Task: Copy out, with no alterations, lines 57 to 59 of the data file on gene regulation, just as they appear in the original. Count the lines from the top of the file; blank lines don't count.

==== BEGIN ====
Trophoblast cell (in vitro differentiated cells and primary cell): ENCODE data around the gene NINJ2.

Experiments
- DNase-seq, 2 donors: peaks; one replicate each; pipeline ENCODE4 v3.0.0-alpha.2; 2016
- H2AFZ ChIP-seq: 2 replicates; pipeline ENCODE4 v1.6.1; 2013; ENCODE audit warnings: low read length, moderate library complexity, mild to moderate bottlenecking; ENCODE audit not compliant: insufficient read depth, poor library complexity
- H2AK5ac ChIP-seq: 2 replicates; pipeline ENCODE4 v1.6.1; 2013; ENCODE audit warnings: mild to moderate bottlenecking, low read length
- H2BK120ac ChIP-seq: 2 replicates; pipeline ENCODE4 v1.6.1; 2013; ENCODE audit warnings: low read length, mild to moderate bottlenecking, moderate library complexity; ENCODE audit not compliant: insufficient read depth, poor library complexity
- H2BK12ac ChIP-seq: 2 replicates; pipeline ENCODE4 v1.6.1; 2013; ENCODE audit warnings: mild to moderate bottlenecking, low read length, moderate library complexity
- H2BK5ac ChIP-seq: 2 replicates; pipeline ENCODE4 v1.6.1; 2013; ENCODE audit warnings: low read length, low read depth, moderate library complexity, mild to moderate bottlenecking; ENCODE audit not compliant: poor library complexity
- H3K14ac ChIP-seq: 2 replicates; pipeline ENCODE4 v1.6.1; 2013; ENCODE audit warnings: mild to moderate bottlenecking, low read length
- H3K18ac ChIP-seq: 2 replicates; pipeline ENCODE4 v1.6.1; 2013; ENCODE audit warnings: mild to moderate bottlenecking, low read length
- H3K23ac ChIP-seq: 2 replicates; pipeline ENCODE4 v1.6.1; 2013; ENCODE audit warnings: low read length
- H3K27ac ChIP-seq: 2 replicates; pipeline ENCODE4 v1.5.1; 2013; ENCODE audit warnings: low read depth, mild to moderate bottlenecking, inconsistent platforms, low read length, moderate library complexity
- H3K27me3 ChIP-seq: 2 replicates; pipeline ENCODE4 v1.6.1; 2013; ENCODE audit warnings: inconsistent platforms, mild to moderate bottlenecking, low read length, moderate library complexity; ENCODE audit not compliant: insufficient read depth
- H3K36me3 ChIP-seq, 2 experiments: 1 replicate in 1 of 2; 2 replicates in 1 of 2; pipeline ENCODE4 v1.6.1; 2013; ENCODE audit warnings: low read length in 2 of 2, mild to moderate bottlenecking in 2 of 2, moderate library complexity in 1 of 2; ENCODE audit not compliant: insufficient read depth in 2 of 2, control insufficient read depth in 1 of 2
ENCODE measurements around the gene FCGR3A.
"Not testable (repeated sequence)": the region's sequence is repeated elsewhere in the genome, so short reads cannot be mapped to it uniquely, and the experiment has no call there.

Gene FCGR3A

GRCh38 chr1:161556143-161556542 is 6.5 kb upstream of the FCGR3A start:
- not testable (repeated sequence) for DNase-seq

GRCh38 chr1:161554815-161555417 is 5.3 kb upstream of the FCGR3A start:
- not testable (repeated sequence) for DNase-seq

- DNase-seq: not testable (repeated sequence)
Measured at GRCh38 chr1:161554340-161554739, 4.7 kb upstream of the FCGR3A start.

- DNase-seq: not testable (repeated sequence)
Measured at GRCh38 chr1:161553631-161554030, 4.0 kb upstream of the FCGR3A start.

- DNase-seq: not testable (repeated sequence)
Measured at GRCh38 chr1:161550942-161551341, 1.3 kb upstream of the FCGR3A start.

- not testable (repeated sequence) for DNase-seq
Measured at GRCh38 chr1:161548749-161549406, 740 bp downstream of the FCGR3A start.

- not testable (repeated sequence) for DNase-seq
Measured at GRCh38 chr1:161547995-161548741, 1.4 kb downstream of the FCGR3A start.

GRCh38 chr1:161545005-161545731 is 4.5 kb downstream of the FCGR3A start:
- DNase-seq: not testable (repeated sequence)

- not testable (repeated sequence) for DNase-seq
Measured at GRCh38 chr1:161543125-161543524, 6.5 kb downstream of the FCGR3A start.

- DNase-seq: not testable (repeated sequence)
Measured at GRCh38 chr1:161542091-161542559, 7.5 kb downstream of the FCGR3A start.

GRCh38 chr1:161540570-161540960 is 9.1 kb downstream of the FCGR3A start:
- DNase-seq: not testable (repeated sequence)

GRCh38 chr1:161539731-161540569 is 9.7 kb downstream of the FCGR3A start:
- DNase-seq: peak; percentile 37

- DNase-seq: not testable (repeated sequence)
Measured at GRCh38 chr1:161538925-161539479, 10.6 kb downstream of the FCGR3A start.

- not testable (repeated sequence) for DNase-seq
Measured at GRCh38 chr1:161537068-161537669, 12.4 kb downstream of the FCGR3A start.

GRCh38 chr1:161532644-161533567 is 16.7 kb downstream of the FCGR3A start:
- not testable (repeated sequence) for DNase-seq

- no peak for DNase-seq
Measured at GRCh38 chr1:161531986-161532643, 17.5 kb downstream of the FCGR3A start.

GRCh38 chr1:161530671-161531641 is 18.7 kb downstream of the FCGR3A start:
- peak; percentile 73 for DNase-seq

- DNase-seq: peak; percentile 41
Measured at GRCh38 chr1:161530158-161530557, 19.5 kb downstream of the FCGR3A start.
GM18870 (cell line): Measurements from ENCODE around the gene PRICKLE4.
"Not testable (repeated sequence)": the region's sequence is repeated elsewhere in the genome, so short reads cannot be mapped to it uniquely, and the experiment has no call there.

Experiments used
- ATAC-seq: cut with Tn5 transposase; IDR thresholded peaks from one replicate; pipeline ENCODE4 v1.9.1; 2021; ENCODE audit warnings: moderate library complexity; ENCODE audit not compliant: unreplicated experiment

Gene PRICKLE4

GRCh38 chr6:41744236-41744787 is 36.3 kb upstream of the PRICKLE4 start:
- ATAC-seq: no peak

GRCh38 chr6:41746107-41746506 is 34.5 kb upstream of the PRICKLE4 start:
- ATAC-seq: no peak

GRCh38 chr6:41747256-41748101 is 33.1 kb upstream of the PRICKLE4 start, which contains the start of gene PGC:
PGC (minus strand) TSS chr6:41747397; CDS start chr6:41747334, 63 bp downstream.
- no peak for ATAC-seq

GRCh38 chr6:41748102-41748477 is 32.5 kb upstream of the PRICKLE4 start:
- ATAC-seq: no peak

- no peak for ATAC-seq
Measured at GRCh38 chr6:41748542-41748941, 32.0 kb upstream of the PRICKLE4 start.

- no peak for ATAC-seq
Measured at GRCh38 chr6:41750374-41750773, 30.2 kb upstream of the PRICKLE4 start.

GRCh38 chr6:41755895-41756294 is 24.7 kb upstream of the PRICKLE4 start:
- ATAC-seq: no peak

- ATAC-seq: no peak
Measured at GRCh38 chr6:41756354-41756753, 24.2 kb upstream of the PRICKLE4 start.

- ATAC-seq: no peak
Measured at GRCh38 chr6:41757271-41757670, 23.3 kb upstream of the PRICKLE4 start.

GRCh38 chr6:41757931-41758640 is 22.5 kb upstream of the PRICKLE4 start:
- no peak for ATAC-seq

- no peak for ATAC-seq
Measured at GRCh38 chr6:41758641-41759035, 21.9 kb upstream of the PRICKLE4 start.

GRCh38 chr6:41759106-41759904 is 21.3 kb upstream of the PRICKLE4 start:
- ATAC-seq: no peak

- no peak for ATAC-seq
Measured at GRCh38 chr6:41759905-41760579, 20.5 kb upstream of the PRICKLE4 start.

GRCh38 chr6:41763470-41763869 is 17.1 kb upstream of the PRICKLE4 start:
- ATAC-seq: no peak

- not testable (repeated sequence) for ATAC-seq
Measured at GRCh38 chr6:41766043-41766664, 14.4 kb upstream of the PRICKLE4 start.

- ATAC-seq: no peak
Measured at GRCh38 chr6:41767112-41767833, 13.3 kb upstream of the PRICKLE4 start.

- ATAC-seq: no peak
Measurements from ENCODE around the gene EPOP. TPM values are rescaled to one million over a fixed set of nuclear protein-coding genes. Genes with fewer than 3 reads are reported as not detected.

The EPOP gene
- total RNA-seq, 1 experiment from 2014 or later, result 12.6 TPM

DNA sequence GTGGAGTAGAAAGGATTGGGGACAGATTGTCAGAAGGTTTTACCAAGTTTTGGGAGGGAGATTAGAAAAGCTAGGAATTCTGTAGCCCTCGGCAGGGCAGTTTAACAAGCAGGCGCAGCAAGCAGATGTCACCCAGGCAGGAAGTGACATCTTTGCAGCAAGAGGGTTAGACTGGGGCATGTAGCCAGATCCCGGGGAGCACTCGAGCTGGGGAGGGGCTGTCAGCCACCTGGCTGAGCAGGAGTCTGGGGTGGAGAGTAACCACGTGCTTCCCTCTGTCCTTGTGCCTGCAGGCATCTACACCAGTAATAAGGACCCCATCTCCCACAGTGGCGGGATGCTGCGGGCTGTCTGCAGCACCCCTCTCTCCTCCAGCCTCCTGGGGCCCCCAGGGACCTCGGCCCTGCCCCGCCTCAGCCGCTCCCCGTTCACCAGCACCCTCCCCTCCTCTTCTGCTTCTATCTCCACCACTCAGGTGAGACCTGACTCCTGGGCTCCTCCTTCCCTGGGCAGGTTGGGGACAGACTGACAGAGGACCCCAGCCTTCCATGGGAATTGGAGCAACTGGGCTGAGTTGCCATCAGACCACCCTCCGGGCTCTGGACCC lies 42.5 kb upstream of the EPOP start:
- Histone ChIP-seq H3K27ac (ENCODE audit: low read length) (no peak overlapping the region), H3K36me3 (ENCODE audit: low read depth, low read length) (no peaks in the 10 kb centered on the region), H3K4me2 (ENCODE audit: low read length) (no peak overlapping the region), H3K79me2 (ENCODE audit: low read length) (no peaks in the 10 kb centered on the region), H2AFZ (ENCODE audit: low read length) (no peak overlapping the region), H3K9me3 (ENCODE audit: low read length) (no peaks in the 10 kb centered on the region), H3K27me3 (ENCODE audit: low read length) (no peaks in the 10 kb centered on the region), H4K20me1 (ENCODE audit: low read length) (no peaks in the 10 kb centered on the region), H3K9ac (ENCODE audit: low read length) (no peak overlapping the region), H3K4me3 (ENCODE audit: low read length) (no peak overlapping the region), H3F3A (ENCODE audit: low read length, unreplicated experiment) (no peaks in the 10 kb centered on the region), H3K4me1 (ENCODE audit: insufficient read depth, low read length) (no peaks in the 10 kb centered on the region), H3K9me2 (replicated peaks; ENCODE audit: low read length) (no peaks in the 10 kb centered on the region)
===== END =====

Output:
- ATAC-seq: cut with Tn5 transposase; IDR thresholded peaks from one replicate; pipeline ENCODE4 v1.9.1; 2021; ENCODE audit warnings: moderate library complexity; ENCODE audit not compliant: unreplicated experiment

Gene PRICKLE4

GRCh38 chr6:41744236-41744787 is 36.3 kb upstream of the PRICKLE4 start: